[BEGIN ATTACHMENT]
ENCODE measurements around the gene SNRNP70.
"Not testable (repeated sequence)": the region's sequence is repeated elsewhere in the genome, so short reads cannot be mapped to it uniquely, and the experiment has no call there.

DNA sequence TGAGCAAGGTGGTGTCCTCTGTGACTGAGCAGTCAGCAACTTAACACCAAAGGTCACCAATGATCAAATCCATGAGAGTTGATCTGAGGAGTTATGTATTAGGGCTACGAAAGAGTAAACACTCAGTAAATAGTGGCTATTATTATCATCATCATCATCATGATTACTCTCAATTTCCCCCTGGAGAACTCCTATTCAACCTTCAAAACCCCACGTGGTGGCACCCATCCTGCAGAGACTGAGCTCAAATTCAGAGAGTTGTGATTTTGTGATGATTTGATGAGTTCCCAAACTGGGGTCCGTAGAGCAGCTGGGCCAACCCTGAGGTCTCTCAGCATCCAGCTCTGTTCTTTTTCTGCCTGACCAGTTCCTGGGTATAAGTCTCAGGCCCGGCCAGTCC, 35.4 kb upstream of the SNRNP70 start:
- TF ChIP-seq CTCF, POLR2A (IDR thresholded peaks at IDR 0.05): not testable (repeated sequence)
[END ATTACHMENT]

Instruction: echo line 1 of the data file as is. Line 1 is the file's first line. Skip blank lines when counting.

ENCODE measurements around the gene SNRNP70.